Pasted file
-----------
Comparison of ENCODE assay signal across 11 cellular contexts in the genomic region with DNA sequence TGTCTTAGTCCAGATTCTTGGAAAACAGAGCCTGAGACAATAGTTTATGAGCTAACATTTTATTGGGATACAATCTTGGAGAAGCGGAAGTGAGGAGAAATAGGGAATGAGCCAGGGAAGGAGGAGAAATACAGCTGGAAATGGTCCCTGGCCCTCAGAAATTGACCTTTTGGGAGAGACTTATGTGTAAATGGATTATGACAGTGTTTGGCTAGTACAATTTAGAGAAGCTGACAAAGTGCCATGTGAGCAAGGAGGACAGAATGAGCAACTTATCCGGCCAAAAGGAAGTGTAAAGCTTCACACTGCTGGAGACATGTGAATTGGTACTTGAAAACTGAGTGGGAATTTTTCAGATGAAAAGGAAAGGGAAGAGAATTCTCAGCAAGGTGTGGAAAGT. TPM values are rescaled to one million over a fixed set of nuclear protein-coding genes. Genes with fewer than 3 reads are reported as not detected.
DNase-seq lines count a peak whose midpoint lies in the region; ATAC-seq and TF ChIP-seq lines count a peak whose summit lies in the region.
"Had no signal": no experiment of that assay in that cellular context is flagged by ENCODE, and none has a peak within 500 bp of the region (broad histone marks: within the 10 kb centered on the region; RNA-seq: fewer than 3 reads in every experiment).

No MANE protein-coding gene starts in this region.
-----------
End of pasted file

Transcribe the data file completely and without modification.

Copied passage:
Comparison of ENCODE assay signal across 11 cellular contexts in the genomic region with DNA sequence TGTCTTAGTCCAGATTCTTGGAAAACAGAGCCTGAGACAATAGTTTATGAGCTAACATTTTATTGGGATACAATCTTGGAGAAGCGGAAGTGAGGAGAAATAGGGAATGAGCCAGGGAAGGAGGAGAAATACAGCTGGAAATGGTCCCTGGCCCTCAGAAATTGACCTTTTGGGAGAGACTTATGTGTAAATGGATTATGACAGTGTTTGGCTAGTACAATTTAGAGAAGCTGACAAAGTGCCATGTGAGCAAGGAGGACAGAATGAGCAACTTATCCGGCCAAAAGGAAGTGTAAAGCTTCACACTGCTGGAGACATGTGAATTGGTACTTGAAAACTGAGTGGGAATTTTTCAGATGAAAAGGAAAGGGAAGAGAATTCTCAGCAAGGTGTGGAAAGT. TPM values are rescaled to one million over a fixed set of nuclear protein-coding genes. Genes with fewer than 3 reads are reported as not detected.
DNase-seq lines count a peak whose midpoint lies in the region; ATAC-seq and TF ChIP-seq lines count a peak whose summit lies in the region.
"Had no signal": no experiment of that assay in that cellular context is flagged by ENCODE, and none has a peak within 500 bp of the region (broad histone marks: within the 10 kb centered on the region; RNA-seq: fewer than 3 reads in every experiment).

No MANE protein-coding gene starts in this region.